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Displaying 1 to 6 of 6 results for anatomy

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  • Adam D. Sylvester Lab

    Research in the Adam D. Sylvester Lab primarily focuses on the way in which humans and primates move through the environment, with the aim of reconstructing the locomotor repertoire of extinct hominins and other primates. We use a quantitative approach that involves the statistical analysis of three-dimensional biological shapes, specifically musculoskeletal structures, and then link the anatomy to function and function to locomotor behavior.

    Research Areas: anatomy, biomechanics, locomotion, evolution, skeletal morphology

  • Ashikaga Lab

    We specialize in unconventional, multi-disciplinary approaches to studying the heart at the intersection of applied mathematics, physics and computer science. We focus on theory development that leads to new technology and value delivery to the society. Currently we have three research programs:

    1. Precision Medicine
    To develop a quantitative approach to personalized risk assessment for stroke and dementia based on patent-specific heart anatomy, function and blood flow.
    Disciplines: Cardiac Hemodynamics; Medical Imaging Physics; Continuum Mechanics; Computational Fluid Dynamics

    2. Information Theory
    To quantify and perturb cardiac fibrillation that emerges as a macro-scale behavior of the heart from micro-scale behaviors of inter-dependent components.
    Disciplines: Cardiac Electrophysiology; Spiral Wave; Information Theory; Complex Networks

    3. Artificial Intelligence
    To develop artificial intelligence algorithms to predict the future risk of heart attack, stroke and sudden... death, and to assist surgical interventions to prevent these outcomes.
    Disciplines: Medical Imaging Physics; Artificial Intelligence; Robotically Assisted Interventions
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    Research Areas: complex systems, Computational Fluid Dynamics, spiral wave, artificial intelligence, informational theory

  • Christopher B. Ruff Lab

    Research in the Christopher B. Ruff Lab focuses on biomechanics and primate locomotion, skeletal growth and development, osteoporosis, skeletal remodeling and the evolution of the hominoid postcranium. We primarily explore how variation in skeletal morphology is related to mechanical forces applied during life. Our studies have shown that the skeleton adapts to its mechanical environment, both developmentally and through evolutionary time, by altering its structural organization.

    Research Areas: anatomy, osteoporosis, biomechanics, locomotion, evolution, skeletal morphology

  • Institute for Computational Medicine

    The Institute for Computational Medicine's mission is to develop quantitative approaches for understanding the mechanisms, diagnosis and treatment of human disease through biological systems modeling, computational anatomy, and bioinformatics. Our disease focus areas include breast cancer, brain disease and heart disease.

    The institute builds on groundbreaking research at both the Johns Hopkins University Whiting School of Engineering and the School of Medicine.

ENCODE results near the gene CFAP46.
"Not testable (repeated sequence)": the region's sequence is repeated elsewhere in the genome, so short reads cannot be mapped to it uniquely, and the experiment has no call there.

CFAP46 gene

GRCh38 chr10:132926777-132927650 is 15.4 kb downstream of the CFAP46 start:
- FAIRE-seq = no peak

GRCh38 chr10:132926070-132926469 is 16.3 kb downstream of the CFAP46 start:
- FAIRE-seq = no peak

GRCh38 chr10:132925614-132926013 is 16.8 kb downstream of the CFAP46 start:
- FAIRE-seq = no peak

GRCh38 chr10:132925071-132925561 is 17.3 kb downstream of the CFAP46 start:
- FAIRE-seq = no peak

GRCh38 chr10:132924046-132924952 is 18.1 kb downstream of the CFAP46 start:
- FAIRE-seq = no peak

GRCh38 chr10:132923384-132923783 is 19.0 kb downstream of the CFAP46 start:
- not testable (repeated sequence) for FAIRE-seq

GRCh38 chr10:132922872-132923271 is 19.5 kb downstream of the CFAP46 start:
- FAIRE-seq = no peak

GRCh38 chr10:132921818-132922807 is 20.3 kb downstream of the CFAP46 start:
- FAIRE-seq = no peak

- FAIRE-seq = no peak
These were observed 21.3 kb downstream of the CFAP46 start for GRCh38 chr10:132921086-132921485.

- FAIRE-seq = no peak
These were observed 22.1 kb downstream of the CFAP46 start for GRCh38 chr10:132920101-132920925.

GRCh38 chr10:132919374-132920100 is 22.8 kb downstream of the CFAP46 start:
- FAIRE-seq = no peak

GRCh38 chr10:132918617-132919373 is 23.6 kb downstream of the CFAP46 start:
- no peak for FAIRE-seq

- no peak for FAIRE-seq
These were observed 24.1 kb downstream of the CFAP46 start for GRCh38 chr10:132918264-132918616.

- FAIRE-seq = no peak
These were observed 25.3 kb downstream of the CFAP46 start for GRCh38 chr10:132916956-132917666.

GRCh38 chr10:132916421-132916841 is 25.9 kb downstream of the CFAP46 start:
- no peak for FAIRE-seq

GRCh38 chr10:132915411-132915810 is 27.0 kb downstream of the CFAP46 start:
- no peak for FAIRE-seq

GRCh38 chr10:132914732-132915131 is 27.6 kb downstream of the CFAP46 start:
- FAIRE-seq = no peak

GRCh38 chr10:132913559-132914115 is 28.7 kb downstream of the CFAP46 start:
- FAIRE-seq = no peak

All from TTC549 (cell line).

Research Areas: breast cancer, systems biology, brain, biomedical engineering, cardiology, bioinformatics, computational anatomy

  • Jonathan M.G. Perry Lab

    Research in the Jonathan M.G. Perry Lab focuses on the connection between skull formation and diet, and how properties of food influence skull morphology over evolutionary time. We also investigate how skull features can be used to determine the diets of extinct mammals. We’re especially interested in whether changes in diet prompted changes to the skull that characterize the first primates.

    Research Areas: anatomy, biomechanics, evolution, diets, skeletal morphology

  • MR Research Laboratory

    The MR Research Laboratory focuses on developing and applying nuclear magnetic resonance (NMR) techniques and on measuring energy metabolites and metabolic fluxes with phosphorous (31P) and proton (1H) MRS in patients with ischemia, infarction and heart failure.

    Specific studies include: Phosphorus MR studies of myocardial energy metabolism in human heart: We have used spatially localized phosphorus MR spectroscopy (MRS) to noninvasively measure high-energy phosphate metabolites such as ATP (adenosine triphosphate) and phosphocreatine (PCr) in the heart. The PCr/ATP ratio can change during stress-induced ischemia, and a protocol for stress-testing in the MR system has been developed which can detect the changes noninvasively in the anterior wall. Additionally, we've developed methods for noninvasively measuring the creatine kinase (CK) ATP energy supply and used it to measure the CK ATP energy supply in the healthy heart at rest and exercise, in human myocardial infarction, and in ...human heart failure.

    Interventional MRI technology: We are developing an RF dosimeter that measures incident-specific absorption rates applied during MRI independent of the scanner and developing MRI-safe internal detectors for higher field use. Outcomes of this research include the "MRI endoscope" that provides real-time, high-resolution views of vessel anatomy and a radiometric approach to detect any local heating associated with the device.
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    Research Areas: infarction, magnetic resonance, creatine kinase metabolism, heart failure, MRI, ischemic disease, nuclear magnetic resonance

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